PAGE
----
The House Agriculture Committee held a lengthy business meeting yesterday to officially organize and consider agricultural-related provisions of President Biden’s $1.9 trillion stimulus plan.
The stimulus consideration process was distinctly different than the path of past COVID relief packages. The congressional process of budget reconciliation is being used as a parliamentary tool to fast-track the stimulus legislation with a simple majority vote in the House and Senate.
Chairman David Scott (D-GA) described the stimulus provisions as a way to address needs that were not included in the December year-end COVID package. That December package included more than $11 billion in ag relief, including supplemental Coronavirus Food Assistance Program (CFAP) payments, which has not yet been implemented by USDA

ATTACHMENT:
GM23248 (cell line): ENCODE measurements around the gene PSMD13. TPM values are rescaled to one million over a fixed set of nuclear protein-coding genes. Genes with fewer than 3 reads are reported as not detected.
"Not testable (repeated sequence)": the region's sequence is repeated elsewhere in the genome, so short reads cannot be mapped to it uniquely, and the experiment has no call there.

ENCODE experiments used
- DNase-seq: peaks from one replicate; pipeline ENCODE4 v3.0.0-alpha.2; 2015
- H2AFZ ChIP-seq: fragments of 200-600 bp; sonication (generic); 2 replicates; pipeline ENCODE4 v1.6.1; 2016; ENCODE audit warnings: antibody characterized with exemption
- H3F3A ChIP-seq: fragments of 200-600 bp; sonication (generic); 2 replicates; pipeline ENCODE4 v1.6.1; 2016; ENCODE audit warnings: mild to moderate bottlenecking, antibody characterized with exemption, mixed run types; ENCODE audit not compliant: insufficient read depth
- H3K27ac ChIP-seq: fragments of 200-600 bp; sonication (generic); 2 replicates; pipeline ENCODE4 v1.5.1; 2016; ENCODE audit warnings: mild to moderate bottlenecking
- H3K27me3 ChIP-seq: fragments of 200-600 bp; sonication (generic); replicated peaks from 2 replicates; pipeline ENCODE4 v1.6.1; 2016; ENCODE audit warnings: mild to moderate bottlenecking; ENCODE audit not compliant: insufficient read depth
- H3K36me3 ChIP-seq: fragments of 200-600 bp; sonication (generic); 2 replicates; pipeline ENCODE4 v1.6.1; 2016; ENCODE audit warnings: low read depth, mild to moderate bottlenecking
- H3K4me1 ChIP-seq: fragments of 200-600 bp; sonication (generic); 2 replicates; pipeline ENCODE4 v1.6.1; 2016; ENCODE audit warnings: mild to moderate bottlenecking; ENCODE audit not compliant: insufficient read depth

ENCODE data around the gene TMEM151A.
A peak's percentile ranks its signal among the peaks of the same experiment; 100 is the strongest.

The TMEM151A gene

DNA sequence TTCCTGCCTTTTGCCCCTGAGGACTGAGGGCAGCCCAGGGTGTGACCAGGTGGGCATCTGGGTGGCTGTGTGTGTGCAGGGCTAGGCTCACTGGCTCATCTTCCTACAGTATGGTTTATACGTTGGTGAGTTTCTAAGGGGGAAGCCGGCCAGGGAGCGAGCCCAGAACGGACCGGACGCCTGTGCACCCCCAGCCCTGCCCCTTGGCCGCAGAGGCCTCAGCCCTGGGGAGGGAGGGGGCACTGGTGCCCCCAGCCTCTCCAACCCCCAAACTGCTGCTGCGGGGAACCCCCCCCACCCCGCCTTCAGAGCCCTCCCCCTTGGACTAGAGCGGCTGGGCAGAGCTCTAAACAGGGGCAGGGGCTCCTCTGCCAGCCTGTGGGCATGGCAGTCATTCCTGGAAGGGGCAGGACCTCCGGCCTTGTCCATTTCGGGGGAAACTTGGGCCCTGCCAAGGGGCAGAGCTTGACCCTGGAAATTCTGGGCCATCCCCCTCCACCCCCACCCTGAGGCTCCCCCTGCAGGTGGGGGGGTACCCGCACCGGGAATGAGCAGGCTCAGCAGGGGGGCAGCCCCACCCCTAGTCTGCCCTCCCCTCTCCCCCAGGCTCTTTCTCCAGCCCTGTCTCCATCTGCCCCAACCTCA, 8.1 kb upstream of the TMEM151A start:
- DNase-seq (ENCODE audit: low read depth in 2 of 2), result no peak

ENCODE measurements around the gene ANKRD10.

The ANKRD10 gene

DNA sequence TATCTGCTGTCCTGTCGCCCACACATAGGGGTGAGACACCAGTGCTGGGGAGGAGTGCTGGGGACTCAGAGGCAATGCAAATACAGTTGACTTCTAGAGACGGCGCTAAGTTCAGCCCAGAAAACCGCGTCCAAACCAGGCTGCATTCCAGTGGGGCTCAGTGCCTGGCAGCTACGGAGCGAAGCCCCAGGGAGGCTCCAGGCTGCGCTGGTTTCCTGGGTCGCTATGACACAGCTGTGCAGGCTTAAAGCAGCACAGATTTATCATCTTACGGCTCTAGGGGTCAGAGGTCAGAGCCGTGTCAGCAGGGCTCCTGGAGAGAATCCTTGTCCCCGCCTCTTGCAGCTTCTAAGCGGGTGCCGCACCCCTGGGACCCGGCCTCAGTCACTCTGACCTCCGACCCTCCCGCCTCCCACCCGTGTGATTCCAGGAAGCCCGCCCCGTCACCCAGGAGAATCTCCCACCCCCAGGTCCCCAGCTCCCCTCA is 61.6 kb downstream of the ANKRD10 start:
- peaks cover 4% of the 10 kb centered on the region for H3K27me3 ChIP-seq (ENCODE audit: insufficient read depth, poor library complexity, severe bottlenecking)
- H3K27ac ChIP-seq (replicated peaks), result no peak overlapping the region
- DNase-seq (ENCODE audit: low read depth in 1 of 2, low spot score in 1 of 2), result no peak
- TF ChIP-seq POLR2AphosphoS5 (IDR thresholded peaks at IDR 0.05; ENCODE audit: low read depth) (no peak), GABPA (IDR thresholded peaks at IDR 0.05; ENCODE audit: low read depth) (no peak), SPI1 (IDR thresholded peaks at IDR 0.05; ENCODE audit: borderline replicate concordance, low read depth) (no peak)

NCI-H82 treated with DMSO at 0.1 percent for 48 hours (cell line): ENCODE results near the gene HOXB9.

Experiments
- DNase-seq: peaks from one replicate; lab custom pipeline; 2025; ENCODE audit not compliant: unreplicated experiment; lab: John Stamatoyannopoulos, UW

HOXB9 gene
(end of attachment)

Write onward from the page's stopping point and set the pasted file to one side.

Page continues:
The stimulus provisions approved by the committee on a party line vote include:
· $1 billion in assistance to and support for community-based organizations and 1890 Land Grant and other minority-serving institutions that work with Black farmers and other farmers of color on land access, financial training, heirs property issues, training the next generation and access to education
· Farm Loan Assistance for Black farmers and other farmers of color
· Extending 15% SNAP benefit increase through September 30, 2021
· $37 million to the Commodity Supplemental Food Program to fill a gap that has grown as food for this program has become scarcer during the pandemic
· $500 million in Community Facility Program funds to help rural hospitals and local communities broaden access to COVID-19 vaccines & food assistance
· $3.6 billion for the Secretary of Agriculture to continue to help the food and ag sector supply chains
· $100 million in overtime fee relief to small meat and poultry processors currently grappling with COVID-19-related backlogs
· $800 million for the Food for Peace program, including for purchases of U.S.-grown crops used in international humanitarian aidClick here to see more...